The Visiting Scribes series was produced by the Jewish Book Council‘s blog, The Prosen People.

Posted on May 2, 2013

Note: The opinions expressed here are the personal views of the author. All comments on MyJewishLearning are moderated. Any comment that is offensive or inappropriate will be removed. Privacy Policy

Relational Judaism For the 21st Century

relational.judaismAs I travel around the country visiting Jewish institutions of all kinds, my “worry” quotient is growing daily. Nearly everywhere I go, I hear stories of declining membership, difficulties in attracting the next generation, peaking enrollments and flat fundraising campaigns. This is unusual for me; I have been an optimistic cheerleader for the Jewish community during my career. Bottom line: I am not worried about the future of the Jewish people; I am very worried about the future of Jewish institutions.

What’s happening? In Relational Judaism (Jewish Lights Publishing), I outline the many challenges facing any Jewish organization seeking to engage people. A “biggy” is the Internet. Once upon a time, rabbis and Jewish educators held exclusive access to the wealth of Jewish practice and tradition. Not today. In the zeitgeist of DIY – “Do It Yourself,” the Internet offers enormous resources for just about anything someone wants to learn or do. Another challenge: why should I pay thousands of dollars in membership fees if I can “rent-a-rabbi” to do a backyard Bar/Bat Mitzvah? In the larger Jewish population centers, there are plenty of rabbis who cannot find work in established congregations hanging a shingle and offering their services as independent contractors. Jewish Community Centers face increasing competition from well-equipped health clubs open 24/7. Day school tuition is so high it is pricing out a large segment of those who would like to send their kids.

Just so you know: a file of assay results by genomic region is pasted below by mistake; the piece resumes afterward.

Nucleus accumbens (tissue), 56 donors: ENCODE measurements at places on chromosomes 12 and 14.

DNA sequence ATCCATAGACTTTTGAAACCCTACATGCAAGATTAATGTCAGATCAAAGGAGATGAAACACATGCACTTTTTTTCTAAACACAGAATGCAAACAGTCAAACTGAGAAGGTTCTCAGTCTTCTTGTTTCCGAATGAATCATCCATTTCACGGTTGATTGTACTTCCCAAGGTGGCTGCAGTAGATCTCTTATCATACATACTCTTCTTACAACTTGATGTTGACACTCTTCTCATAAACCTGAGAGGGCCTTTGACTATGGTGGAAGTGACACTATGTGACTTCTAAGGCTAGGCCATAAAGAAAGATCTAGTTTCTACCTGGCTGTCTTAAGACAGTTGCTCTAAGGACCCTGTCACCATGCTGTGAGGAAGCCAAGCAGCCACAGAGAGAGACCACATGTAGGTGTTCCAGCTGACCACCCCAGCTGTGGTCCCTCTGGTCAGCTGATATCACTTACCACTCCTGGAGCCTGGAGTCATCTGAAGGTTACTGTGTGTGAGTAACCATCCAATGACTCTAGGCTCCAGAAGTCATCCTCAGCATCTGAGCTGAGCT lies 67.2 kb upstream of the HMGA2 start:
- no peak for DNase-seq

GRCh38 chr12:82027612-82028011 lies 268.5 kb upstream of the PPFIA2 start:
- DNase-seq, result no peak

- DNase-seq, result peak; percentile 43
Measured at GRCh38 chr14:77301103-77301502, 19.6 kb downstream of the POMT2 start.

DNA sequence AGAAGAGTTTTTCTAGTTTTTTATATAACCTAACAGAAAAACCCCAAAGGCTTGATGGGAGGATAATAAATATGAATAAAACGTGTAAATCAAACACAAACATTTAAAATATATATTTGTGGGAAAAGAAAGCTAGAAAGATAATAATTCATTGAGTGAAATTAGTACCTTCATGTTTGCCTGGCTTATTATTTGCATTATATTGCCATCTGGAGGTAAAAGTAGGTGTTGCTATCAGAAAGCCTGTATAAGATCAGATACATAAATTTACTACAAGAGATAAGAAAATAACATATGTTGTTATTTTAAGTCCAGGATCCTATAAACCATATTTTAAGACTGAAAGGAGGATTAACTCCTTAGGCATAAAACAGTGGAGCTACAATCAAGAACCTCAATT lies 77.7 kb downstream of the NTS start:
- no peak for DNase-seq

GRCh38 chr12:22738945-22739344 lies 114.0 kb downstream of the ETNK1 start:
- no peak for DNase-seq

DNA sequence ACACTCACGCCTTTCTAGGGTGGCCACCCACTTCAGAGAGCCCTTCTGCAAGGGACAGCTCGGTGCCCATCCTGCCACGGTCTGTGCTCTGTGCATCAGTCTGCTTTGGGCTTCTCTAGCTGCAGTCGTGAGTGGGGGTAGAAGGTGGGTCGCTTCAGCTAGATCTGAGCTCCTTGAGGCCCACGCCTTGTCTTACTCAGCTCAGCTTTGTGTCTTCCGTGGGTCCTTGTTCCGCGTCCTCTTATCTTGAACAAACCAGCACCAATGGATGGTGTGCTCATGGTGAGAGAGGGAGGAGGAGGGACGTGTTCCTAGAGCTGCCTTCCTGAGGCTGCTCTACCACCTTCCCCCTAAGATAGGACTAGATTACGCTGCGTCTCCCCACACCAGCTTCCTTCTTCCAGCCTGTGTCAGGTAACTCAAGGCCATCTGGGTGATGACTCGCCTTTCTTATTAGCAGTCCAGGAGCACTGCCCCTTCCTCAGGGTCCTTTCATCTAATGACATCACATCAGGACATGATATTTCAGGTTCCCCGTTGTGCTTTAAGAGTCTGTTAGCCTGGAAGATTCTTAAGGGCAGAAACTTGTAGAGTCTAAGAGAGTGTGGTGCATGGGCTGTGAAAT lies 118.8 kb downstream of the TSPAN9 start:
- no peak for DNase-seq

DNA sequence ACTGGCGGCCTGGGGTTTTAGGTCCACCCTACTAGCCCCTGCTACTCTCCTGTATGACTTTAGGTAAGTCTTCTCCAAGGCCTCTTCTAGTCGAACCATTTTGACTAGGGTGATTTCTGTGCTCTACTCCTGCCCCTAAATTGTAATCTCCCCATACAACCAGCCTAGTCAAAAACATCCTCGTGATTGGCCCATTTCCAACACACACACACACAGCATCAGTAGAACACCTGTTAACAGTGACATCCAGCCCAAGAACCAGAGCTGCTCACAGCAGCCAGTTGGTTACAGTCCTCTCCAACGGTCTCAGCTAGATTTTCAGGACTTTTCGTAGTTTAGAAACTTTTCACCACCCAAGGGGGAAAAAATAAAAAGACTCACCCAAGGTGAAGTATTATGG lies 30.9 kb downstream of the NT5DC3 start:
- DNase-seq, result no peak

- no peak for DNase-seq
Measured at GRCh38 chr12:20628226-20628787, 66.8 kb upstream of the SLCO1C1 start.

All this begs the central question facing Jewish institutions: “What’s the value-added of joining?” If the “offer” of affiliation is not truly attractive, I am afraid the membership base will continue to narrow as young people find alternative ways to “do Jewish” and aging baby boomer/empty nesters opt out.

For me, the value-added must be a face-to-face community of relationships that gives my life meaning and purpose, belonging and blessing. “Meaning” is an understanding of the significance of life. “Purpose” is an imperative to do what you are put on earth to do during your life. “Belonging” is a community of people who will be there for you and with you. “Blessing” is a feeling of deep satisfaction and gratitude, a calendar and life cycle of opportunities to celebrate the gifts of life.

In my research for writing Relational Judaism, I searched for organizations and individuals who “get” this, who understand that building relationships, not simply offering a calendar of programs, is the task of the moment. The book presents six case studies: Chabad, Hillel, congregation-based community organizing, next generation initiatives, social media and fundraisers. In my next posting, I will share some lessons learned from their pioneering work, work that I believe is the forward edge of creating a Relational Judaism for the twenty-first century.

The Visiting Scribes series was produced by the Jewish Book Council‘s blog, The Prosen People.

Posted on April 30, 2013

Note: The opinions expressed here are the personal views of the author. All comments on MyJewishLearning are moderated. Any comment that is offensive or inappropriate will be removed. Privacy Policy